This critical step allowed these to identify and eliminate data points that significantly deviated from expected patterns, thus minimizing the influence of anomalies in the subsequent analysis.

The calculated features result in a large quantity of dimensions and may possess redundant information (high correlation); the redundant features do not significantly contribute to the calculation of the LDA-value. In order to reduce the dimensions and verify the redundancies of correlated features, feature reduction was performed using the Pearson correlation coefficient (r) making a pairwise comparison, removing, as such, redundant features that had high correlation, r values higher than 0.9 were considered as high correlation. This step reduced the number of features from 324 to 143 in the LDA-value calculation. To calculate the Pearson correlation, the “cor” function of the “R” software was used.

Most important features selection

The quantity of features (a in Figs. 1 or 2), groups of features (b in Figs. 1 or 2), feature group proportion (c in Figs. 1 or 2), task (d in Figs. 1 or 2), sensors (e in Figs. 1 or 2), types of sensors (f in Figs. 1 or 2) and IMU (g in Figs. 1 or 2) that showed significant differences in the separation between young and old groups and the amount of relevant characteristics used for the calculation of the LDA-value were calculated and shown in Figs. 1 and 2, respectively. These results may indicate for future work on the features to be used, better positioning of IMUs and which sensors produce better results for classification of the algorithm used [23].

For the elaboration of Figs. 1 and 2a–g, we used Table 1 and 2, respectively, and the following strategy was adopted:

a—From Tables 1 or 2, the quantity of times a given feature was able to differentiate the groups of young and old was added.

b—From Tables 1 or 2, the quantity of times each group of parameters was able to differentiate the groups of young and old was added, considering each group of parameters as follows: amplitude (MAV, MAVFD, MAVSD, RMS, peak), frequency (zero crossing, FMean, FPeak, F50, F80, Power3.5–7.5), statistic (VAR, RANGE, INTQ, SKEW, KURTOSIS) and entropy (approximate entropy and fuzzy entropy).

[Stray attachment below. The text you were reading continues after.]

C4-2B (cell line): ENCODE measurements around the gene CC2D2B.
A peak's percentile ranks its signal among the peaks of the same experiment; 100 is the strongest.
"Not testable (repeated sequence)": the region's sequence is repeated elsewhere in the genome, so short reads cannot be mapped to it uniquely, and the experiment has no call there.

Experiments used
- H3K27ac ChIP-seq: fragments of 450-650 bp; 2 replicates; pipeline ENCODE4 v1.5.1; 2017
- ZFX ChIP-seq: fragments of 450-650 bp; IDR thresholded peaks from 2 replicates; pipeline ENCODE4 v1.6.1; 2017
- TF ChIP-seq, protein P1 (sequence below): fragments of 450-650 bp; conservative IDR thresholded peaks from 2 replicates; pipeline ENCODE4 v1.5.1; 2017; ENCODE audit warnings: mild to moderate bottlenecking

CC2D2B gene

c—All the statistical differences presented in Tables 1 or 2 were summed, then the amount of each parameter obtained for Figs. 1b or 2b is divided by this value. This data is important to show the proportional contribution of each parameter, since the amount of feature per parameter is not homogeneous.

d—The number of significant differences shown in Tables 1 or 2 between young and elderly people was summed for each Task (Task 1, Task 2 and Task 3), the values obtained were plotted.

e—All the times (Tables 1 or 2) in which the feature of each sensor (A1, A2, G1, G2, M1 and M2) showed statistical difference between young and elderly people were added up, the absolute value is shown in Figs. 1e or 2e.

f—The results of Figs. 1e or 2e were added for each type of sensor as follows: accelerometer (A1+A2), gyroscope (G1+G2), magnetometer (M1 + M2).

g—The results of Figs. 1e or 2e for each IMU were added as follows: IMU1 (A1 + G1+M1), IMU2 (A2+G2+M2).

LDA-value analysis

Feature reduction eliminates redundant information, information with high correlation and therefore is repeated and eliminated. However, it is important to verify the relevance of the features, because even when eliminating redundancy, the number of features can reduce the performance of the classifiers [23]. Thus, the determination of the relevant features is carried out in two steps: in the first step, the redundant features are eliminated (using the Pearson correlation coefficient (r)) and in the second step, the remaining features are evaluated using the LDA and the Genetic Algorithm (GA) to verify the relevance. The LDA provides the rotation parameters of an imaginary axis (Eqs. 22, 23, 24, 25) for the GA that will control the positions of the imaginary axis in this space for a better selection of the position of the imaginary axis to discriminate the 8 groups.

LDA is a data classification and dimensional reduction method, which is able to project a multidimensional dataset onto one dimension, which represents the projection of all the features onto the imaginary axis. This projection results in a single value or a new feature, which in this study is called the LDA-value [73, 74]. In the present study, the LDA-value was used to verify if a calculated feature combination, can be used to discriminate the eight groups analyzed. The supplementary material shows the simplified algorithm “EstimateLDA_value”, for estimating the LDA-value.

Main steps of the algorithm

  • Data normalization—The input to the algorithm is a feature matrix (F), formed by concatenating the feature vectors (f) of each individual. There are 143 features that remain for each participant after the reduction process, each column of the matrix F is normalized between zero and one, an offset of 0.1 is added to the normalized vector to avoid division by zero during the calculation of the LDA-value. This step generates the matrix “\(C\)” of normalized data (normalized feature vectors (c) of each individual).